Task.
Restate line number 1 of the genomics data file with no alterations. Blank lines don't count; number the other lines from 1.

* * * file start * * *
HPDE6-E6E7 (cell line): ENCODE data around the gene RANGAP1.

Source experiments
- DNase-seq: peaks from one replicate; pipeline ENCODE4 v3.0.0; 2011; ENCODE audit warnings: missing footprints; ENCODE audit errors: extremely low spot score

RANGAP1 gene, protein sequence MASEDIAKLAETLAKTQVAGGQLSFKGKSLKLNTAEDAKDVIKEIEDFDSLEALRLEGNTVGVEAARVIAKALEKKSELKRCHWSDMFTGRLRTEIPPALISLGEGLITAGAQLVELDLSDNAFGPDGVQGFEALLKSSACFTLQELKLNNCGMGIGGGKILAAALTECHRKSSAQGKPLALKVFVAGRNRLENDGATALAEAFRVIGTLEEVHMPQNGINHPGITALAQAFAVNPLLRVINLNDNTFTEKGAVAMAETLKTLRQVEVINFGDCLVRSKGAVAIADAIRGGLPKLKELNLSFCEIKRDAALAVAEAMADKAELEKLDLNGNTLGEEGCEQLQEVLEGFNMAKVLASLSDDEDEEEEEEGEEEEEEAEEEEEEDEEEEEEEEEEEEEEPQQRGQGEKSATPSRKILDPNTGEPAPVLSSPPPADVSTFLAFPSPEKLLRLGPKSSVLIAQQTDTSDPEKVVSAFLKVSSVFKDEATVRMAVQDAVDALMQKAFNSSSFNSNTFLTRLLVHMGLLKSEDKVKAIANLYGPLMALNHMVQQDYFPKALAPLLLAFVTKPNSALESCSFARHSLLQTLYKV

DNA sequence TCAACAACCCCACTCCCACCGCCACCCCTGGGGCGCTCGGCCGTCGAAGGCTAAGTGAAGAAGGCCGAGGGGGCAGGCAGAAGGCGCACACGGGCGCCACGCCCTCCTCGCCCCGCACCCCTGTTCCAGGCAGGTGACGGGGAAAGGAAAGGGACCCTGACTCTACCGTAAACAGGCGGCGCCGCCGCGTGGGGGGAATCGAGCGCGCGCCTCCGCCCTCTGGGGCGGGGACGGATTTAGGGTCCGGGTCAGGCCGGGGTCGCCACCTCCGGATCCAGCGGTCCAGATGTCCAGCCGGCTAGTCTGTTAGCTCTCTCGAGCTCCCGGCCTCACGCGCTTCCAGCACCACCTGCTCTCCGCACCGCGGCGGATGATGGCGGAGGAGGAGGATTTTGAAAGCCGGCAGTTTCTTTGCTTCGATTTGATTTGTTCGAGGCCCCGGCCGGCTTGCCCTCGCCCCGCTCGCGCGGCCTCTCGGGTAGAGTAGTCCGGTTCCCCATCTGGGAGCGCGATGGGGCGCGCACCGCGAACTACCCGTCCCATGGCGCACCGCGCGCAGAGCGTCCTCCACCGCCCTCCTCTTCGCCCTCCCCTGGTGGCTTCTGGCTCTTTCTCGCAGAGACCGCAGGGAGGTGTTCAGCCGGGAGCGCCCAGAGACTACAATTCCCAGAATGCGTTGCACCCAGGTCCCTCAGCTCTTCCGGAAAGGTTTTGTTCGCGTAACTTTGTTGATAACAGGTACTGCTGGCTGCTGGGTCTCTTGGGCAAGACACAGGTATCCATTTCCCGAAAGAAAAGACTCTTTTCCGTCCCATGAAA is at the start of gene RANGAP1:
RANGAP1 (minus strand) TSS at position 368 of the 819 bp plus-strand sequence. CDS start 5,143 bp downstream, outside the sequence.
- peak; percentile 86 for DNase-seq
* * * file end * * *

HPDE6-E6E7 (cell line): ENCODE data around the gene RANGAP1.